What do I do? We fulfill commands that are requested from us in many tissues and organs, without any flaws. Scientists call us the wonderful building blocks of the body's architecture. We can extend twice as much of our length. We are always on task: while you are breathing, when your heart is pumping blood and your stomach is digesting food, or the moment you are gazing at nature with your eyes. We are given the duty to prevent many organs from tearing, including the heart, lungs, stomach, and blood vessels. One of the places I work most frequently is the aorta, the body's major artery. Your heart beats approximately a hundred thousand times a day. A high level of pressure develops in the arteries during the pumping process. You would suffer greatly without the help of our elastic fibers. Blood vessels would rupture, ending your life. This high pressure is tolerated only through the expansion of the vessel's diameter without any decrease in length of the artery. This diameter regulation is designed so wondrously that blood flow remains the same; no shaking or waves are observed. This diameter control happens via the fibrillin protein located inside the vessel.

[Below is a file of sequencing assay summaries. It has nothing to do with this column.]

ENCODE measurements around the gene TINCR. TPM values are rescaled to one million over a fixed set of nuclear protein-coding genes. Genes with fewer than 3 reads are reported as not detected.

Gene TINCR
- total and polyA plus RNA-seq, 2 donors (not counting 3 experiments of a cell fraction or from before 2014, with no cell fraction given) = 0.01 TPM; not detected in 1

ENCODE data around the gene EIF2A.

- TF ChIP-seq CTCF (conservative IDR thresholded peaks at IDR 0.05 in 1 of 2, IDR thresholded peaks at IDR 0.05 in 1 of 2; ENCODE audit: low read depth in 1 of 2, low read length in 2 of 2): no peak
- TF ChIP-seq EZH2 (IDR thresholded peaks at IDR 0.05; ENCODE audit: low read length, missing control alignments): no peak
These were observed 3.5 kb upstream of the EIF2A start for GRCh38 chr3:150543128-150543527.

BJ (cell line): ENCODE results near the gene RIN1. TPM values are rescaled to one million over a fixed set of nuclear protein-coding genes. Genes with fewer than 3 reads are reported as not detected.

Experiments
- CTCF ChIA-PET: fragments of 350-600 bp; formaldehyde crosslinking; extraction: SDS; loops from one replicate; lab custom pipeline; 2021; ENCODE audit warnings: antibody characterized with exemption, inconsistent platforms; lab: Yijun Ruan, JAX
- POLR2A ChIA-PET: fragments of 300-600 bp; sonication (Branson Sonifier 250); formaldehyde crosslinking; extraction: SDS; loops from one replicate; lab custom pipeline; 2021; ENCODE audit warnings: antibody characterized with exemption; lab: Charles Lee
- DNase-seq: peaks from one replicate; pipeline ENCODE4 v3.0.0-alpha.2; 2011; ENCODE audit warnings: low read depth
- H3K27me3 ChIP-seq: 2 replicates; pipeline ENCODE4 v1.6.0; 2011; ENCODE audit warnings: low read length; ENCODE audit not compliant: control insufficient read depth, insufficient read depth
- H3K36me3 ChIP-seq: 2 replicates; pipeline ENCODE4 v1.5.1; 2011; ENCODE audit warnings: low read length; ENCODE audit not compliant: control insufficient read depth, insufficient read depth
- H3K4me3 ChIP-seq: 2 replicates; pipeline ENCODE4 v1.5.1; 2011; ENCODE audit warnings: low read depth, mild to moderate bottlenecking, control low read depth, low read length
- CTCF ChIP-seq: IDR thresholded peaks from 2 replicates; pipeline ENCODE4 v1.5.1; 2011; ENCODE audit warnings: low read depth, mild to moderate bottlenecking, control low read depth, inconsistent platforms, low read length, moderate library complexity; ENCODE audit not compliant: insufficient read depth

I also play a role in the vitality and tension of your skin. Skin is essentially a dense fibrous connective tissue composed of a protein called collagen. I am also one of the main elements of this connective tissue. As you age, this layer starts to dry and has lesser fibrous proteins; therefore, as fibers decrease, so does my tension, and I start to wrinkle. Elderly people do not like getting wrinkly, but this is your fate. Whatever you do, I will also age and die.